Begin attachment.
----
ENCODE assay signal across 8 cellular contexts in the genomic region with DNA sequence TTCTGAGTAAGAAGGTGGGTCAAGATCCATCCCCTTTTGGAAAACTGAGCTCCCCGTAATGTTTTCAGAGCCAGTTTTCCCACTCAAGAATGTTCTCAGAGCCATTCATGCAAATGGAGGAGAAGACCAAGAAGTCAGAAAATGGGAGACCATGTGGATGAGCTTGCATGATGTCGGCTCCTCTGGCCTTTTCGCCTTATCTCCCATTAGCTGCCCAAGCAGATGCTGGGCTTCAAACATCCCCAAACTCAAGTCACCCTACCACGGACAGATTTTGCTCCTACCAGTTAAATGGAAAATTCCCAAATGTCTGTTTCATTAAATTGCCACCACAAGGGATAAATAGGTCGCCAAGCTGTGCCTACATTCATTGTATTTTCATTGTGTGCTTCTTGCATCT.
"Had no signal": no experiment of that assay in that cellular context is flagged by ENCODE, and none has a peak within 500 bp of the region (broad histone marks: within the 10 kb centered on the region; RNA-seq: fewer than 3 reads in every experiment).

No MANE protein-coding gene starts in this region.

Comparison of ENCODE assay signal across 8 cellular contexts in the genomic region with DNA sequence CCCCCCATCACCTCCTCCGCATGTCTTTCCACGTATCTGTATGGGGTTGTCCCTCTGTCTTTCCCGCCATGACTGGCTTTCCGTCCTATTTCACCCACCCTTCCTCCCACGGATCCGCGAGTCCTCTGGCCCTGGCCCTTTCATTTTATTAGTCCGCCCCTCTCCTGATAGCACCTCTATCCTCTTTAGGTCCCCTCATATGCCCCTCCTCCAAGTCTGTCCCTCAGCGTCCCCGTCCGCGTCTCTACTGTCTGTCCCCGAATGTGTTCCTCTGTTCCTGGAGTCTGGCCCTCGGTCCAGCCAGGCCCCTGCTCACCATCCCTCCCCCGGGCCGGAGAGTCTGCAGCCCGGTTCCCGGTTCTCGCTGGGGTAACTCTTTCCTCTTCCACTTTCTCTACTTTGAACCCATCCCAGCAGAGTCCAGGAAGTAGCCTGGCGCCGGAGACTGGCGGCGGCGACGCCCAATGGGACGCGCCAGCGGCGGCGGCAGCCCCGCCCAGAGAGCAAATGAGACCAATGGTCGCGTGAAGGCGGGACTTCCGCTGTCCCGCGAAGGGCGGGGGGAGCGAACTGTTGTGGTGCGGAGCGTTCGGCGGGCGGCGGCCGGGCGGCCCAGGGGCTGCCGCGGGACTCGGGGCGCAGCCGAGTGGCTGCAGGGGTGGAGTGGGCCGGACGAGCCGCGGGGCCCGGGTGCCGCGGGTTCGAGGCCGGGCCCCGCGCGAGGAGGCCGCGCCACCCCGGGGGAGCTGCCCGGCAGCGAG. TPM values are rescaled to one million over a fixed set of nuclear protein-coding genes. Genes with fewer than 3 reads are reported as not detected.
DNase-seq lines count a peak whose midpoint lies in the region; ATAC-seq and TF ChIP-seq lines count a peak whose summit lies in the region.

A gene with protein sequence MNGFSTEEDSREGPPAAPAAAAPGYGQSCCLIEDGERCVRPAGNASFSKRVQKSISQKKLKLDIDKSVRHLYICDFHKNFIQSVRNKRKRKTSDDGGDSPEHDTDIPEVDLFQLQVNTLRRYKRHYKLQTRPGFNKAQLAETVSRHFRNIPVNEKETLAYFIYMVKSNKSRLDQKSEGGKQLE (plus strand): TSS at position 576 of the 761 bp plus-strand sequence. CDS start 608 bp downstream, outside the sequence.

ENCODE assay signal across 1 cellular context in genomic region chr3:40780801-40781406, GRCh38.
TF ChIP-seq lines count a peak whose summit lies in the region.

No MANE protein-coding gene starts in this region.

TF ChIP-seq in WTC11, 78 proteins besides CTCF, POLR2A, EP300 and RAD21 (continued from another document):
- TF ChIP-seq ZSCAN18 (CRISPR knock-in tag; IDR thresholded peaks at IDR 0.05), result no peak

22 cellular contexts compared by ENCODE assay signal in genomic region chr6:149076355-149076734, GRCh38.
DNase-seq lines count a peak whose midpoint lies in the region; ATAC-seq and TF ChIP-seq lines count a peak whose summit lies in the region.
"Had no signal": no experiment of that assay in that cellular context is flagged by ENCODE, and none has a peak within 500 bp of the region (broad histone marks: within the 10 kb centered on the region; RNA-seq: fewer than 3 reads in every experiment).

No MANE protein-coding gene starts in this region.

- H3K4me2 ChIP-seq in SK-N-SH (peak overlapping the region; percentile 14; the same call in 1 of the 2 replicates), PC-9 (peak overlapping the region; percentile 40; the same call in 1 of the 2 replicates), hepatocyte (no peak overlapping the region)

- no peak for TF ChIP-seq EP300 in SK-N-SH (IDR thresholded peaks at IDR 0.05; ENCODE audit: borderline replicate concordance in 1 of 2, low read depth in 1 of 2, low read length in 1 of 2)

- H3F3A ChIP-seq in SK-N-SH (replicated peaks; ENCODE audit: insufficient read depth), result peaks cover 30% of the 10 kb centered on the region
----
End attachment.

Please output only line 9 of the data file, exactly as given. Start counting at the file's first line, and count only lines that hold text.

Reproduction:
No MANE protein-coding gene starts in this region.